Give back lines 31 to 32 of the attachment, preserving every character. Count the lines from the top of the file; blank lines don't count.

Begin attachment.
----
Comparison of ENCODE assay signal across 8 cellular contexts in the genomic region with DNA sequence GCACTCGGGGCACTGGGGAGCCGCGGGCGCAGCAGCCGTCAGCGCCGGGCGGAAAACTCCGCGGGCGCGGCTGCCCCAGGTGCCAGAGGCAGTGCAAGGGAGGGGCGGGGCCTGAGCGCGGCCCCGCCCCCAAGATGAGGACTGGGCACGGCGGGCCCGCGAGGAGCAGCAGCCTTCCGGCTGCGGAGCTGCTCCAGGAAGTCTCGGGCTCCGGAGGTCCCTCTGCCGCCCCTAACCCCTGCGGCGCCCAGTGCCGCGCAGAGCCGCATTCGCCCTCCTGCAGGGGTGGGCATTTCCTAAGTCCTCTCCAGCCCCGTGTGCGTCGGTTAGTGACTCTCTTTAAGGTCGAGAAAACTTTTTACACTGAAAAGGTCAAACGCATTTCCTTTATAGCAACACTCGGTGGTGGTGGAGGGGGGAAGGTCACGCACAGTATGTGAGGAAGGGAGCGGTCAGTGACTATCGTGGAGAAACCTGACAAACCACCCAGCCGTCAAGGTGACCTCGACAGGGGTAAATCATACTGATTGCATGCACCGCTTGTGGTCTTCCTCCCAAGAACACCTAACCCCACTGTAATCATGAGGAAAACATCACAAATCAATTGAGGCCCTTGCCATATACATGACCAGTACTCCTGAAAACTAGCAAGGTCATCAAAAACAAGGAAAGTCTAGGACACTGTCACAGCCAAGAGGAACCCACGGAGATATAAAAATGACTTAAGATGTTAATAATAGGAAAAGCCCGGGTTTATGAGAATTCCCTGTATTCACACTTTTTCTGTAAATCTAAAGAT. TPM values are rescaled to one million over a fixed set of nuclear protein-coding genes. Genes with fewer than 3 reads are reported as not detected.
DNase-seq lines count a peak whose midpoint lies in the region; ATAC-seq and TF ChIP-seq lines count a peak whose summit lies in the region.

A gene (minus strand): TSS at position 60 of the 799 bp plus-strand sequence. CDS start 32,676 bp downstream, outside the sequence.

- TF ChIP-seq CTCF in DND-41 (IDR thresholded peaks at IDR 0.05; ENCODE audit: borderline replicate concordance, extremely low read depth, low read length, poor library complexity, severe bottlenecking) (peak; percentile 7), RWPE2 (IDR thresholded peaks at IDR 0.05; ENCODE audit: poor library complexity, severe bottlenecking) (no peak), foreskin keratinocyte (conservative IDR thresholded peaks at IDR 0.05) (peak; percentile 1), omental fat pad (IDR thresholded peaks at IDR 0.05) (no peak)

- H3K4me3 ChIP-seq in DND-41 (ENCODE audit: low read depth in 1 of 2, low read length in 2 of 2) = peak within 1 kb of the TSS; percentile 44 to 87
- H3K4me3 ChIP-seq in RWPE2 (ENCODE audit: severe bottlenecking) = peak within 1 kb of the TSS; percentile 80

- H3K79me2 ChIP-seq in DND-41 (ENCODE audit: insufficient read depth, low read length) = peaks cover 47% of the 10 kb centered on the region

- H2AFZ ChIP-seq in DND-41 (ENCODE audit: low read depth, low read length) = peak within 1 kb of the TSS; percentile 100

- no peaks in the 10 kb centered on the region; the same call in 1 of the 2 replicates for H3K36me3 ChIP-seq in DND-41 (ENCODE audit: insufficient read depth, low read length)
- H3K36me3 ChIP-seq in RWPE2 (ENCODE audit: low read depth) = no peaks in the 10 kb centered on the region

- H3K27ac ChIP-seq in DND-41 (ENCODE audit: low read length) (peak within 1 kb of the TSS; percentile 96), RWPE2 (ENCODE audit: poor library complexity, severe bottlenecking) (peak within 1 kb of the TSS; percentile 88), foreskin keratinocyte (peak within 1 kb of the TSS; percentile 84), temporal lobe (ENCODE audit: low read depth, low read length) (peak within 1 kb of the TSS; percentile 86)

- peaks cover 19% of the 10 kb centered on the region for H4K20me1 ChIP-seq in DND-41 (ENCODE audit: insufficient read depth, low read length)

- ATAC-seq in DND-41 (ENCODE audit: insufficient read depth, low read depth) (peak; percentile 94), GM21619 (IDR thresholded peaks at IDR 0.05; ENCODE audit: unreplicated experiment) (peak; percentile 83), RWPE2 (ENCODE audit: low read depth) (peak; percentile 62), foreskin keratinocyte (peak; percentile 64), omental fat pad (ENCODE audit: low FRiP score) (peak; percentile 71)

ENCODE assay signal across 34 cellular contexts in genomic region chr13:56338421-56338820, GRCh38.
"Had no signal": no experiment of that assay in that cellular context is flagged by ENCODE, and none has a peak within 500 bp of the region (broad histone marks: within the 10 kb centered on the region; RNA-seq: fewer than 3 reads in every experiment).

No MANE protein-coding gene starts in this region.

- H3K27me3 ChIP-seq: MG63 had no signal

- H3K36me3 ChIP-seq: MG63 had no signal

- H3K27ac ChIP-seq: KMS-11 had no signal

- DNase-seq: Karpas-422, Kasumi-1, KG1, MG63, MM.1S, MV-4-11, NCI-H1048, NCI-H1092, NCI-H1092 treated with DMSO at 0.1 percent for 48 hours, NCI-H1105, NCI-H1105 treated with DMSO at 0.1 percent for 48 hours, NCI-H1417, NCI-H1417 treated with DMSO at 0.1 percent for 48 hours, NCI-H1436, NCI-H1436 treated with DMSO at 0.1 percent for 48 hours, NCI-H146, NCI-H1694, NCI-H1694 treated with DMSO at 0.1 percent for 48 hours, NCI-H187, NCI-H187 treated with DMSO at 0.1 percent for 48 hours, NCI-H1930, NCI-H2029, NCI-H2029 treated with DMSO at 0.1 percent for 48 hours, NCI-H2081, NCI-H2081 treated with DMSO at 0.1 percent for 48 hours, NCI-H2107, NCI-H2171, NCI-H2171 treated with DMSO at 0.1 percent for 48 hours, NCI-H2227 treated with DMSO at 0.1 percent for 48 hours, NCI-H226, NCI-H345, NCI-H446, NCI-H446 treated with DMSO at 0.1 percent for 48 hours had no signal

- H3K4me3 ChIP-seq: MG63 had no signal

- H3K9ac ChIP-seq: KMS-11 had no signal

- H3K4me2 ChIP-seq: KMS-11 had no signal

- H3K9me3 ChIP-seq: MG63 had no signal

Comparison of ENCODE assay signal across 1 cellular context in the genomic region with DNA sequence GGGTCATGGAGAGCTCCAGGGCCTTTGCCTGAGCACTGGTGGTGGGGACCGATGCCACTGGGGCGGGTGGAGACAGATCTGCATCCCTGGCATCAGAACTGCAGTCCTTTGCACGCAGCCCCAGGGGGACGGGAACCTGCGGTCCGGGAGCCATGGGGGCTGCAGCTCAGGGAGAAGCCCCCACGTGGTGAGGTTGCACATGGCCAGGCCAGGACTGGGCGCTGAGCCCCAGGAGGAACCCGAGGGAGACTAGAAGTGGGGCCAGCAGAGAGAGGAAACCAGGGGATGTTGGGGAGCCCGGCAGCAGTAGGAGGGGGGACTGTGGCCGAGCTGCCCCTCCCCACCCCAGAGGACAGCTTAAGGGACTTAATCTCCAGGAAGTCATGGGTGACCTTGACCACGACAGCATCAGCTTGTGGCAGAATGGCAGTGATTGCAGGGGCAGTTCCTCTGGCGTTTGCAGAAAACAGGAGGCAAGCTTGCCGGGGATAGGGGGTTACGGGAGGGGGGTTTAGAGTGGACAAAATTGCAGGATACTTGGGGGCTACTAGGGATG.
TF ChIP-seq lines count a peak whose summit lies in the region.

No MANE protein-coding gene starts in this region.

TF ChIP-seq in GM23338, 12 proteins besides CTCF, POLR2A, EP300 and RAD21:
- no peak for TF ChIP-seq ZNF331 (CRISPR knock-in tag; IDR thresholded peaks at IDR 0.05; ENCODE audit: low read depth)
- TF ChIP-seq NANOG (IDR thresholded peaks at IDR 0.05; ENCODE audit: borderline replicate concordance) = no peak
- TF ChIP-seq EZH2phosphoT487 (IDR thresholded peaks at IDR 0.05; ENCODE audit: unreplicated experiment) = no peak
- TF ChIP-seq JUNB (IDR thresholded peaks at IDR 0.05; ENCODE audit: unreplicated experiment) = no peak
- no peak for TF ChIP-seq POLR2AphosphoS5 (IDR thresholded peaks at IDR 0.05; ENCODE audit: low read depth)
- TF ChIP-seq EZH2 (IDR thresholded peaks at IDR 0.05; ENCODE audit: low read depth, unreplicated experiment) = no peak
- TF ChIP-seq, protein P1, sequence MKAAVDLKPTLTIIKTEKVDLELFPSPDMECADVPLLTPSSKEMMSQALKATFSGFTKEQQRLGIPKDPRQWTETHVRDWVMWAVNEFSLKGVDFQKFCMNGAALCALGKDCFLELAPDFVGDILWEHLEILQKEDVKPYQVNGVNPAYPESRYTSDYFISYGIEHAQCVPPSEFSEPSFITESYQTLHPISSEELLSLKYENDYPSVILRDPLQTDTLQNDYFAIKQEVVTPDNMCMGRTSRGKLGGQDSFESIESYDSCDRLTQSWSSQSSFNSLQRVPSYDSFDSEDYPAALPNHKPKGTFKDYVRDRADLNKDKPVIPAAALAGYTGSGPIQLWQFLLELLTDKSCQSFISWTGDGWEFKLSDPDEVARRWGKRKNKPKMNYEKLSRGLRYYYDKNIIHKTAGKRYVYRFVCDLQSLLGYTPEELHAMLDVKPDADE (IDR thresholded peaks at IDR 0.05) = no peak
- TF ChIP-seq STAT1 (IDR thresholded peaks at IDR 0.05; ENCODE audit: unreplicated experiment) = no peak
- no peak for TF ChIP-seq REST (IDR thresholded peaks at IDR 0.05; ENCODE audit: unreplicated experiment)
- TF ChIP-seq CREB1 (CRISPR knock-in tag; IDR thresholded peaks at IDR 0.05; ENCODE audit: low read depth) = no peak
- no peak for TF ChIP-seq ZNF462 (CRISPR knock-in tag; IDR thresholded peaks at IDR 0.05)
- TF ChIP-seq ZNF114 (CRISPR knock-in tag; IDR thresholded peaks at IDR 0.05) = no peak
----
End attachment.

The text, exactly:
- TF ChIP-seq EZH2phosphoT487 (IDR thresholded peaks at IDR 0.05; ENCODE audit: unreplicated experiment) = no peak
- TF ChIP-seq JUNB (IDR thresholded peaks at IDR 0.05; ENCODE audit: unreplicated experiment) = no peak